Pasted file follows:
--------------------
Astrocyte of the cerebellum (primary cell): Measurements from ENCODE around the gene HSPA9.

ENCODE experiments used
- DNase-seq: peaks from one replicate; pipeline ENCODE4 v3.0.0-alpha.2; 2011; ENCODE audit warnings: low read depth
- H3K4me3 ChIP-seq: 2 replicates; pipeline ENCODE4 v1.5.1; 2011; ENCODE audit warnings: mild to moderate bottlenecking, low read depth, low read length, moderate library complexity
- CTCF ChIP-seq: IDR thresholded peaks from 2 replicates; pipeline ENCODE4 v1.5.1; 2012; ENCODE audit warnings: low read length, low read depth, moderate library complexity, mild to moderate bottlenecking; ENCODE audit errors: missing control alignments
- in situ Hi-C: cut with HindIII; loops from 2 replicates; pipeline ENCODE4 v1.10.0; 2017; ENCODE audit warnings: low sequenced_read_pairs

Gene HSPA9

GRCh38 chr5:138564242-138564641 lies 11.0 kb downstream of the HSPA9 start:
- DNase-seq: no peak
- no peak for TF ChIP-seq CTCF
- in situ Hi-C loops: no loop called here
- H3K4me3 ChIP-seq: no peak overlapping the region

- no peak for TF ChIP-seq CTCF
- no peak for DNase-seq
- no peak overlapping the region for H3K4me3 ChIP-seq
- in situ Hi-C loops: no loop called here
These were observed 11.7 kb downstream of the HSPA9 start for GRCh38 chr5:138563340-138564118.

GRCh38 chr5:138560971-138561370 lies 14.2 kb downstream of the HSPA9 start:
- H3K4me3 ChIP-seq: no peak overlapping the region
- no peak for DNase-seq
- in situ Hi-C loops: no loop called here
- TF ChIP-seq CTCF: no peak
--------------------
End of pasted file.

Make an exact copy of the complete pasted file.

Astrocyte of the cerebellum (primary cell): Measurements from ENCODE around the gene HSPA9.

ENCODE experiments used
- DNase-seq: peaks from one replicate; pipeline ENCODE4 v3.0.0-alpha.2; 2011; ENCODE audit warnings: low read depth
- H3K4me3 ChIP-seq: 2 replicates; pipeline ENCODE4 v1.5.1; 2011; ENCODE audit warnings: mild to moderate bottlenecking, low read depth, low read length, moderate library complexity
- CTCF ChIP-seq: IDR thresholded peaks from 2 replicates; pipeline ENCODE4 v1.5.1; 2012; ENCODE audit warnings: low read length, low read depth, moderate library complexity, mild to moderate bottlenecking; ENCODE audit errors: missing control alignments
- in situ Hi-C: cut with HindIII; loops from 2 replicates; pipeline ENCODE4 v1.10.0; 2017; ENCODE audit warnings: low sequenced_read_pairs

Gene HSPA9

GRCh38 chr5:138564242-138564641 lies 11.0 kb downstream of the HSPA9 start:
- DNase-seq: no peak
- no peak for TF ChIP-seq CTCF
- in situ Hi-C loops: no loop called here
- H3K4me3 ChIP-seq: no peak overlapping the region

- no peak for TF ChIP-seq CTCF
- no peak for DNase-seq
- no peak overlapping the region for H3K4me3 ChIP-seq
- in situ Hi-C loops: no loop called here
These were observed 11.7 kb downstream of the HSPA9 start for GRCh38 chr5:138563340-138564118.

GRCh38 chr5:138560971-138561370 lies 14.2 kb downstream of the HSPA9 start:
- H3K4me3 ChIP-seq: no peak overlapping the region
- no peak for DNase-seq
- in situ Hi-C loops: no loop called here
- TF ChIP-seq CTCF: no peak